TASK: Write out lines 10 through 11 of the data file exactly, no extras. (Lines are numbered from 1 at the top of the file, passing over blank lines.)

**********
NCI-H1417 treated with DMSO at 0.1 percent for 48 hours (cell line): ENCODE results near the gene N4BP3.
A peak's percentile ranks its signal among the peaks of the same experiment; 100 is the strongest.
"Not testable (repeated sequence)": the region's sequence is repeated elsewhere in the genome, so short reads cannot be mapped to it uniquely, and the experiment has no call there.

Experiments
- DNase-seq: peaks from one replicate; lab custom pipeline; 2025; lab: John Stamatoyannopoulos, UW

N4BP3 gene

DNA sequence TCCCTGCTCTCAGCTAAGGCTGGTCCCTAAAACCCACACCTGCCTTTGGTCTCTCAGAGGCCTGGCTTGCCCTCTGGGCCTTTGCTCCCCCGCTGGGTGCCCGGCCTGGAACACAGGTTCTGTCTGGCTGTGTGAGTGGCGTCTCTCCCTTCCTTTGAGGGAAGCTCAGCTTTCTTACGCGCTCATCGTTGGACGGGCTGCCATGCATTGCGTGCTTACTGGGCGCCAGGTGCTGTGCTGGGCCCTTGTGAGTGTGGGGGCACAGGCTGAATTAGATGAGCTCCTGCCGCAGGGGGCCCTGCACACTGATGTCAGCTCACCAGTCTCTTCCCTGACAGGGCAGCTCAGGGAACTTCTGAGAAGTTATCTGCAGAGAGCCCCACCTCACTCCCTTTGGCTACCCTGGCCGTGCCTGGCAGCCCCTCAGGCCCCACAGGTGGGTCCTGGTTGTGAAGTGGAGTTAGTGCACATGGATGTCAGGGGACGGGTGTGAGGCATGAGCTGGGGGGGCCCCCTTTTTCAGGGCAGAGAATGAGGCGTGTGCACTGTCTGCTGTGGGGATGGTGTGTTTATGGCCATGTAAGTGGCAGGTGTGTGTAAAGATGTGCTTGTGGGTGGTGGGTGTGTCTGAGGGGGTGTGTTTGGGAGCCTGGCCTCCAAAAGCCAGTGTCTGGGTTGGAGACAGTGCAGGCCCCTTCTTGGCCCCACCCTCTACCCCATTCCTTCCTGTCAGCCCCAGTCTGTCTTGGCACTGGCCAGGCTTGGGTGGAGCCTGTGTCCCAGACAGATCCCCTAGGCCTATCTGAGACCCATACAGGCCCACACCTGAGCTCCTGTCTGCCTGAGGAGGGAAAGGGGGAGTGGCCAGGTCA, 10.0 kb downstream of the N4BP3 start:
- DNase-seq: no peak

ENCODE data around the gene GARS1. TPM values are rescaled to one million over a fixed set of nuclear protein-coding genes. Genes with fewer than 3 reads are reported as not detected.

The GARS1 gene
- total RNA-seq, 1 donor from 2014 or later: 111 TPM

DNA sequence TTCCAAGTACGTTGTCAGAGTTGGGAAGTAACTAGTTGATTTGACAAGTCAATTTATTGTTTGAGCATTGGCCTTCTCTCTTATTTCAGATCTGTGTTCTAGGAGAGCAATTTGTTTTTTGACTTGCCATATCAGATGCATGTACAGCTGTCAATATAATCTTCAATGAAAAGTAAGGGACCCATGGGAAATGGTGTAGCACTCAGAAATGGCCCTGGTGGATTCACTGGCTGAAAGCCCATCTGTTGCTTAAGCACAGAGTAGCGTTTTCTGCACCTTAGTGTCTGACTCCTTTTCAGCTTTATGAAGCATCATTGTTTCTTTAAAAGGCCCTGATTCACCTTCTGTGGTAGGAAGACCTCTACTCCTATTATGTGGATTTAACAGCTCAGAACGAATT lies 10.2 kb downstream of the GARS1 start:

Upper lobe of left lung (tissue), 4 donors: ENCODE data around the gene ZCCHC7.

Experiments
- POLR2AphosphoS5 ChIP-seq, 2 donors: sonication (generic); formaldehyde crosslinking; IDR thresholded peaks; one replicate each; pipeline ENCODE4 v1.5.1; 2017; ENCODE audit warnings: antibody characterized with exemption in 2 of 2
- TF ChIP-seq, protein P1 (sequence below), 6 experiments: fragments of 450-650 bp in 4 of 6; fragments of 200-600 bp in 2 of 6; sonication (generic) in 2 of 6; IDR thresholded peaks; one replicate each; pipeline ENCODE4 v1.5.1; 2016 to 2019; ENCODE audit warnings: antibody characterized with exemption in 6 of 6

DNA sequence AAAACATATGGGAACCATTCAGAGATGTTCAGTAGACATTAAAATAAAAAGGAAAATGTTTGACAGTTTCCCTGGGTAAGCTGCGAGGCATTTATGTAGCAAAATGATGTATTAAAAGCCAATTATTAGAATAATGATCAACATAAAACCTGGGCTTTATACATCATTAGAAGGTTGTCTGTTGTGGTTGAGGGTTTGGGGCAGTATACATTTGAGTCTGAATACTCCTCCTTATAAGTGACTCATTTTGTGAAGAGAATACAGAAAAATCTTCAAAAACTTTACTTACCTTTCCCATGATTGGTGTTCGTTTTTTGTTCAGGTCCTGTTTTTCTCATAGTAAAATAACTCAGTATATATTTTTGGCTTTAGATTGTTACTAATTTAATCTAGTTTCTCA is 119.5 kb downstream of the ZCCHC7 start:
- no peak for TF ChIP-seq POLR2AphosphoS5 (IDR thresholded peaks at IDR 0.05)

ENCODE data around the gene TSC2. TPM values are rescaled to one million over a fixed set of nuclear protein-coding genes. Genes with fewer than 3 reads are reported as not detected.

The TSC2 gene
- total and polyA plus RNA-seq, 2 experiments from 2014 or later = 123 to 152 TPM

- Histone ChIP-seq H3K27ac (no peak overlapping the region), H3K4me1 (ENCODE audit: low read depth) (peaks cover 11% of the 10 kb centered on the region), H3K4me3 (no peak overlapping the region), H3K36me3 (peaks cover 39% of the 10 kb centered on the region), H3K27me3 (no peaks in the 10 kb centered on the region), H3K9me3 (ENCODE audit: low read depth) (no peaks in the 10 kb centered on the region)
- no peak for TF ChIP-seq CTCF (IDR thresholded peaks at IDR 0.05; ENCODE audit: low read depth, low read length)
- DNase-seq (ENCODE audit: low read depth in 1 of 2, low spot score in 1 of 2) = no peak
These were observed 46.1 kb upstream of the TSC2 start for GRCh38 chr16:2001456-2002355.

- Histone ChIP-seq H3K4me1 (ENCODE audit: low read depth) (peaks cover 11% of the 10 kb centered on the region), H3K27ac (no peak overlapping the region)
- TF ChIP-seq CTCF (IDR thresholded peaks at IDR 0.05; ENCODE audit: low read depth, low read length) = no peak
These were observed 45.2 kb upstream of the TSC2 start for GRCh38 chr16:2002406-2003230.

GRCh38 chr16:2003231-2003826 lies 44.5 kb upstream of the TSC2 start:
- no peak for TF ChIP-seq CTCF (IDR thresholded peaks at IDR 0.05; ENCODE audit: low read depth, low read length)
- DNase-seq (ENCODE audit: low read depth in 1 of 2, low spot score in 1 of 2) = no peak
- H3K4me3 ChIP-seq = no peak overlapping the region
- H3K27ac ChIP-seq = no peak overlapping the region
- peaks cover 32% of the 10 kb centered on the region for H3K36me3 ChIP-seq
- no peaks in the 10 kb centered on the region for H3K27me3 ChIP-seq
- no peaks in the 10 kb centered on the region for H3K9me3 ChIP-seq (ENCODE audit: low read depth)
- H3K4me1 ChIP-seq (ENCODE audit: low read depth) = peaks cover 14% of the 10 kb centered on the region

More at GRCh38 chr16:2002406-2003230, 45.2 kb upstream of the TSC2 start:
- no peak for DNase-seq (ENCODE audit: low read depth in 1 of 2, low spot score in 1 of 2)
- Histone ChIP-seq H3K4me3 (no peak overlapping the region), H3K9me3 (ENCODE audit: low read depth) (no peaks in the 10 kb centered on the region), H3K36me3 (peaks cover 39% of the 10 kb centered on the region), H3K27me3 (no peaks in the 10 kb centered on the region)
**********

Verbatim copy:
The GARS1 gene
- total RNA-seq, 1 donor from 2014 or later: 111 TPM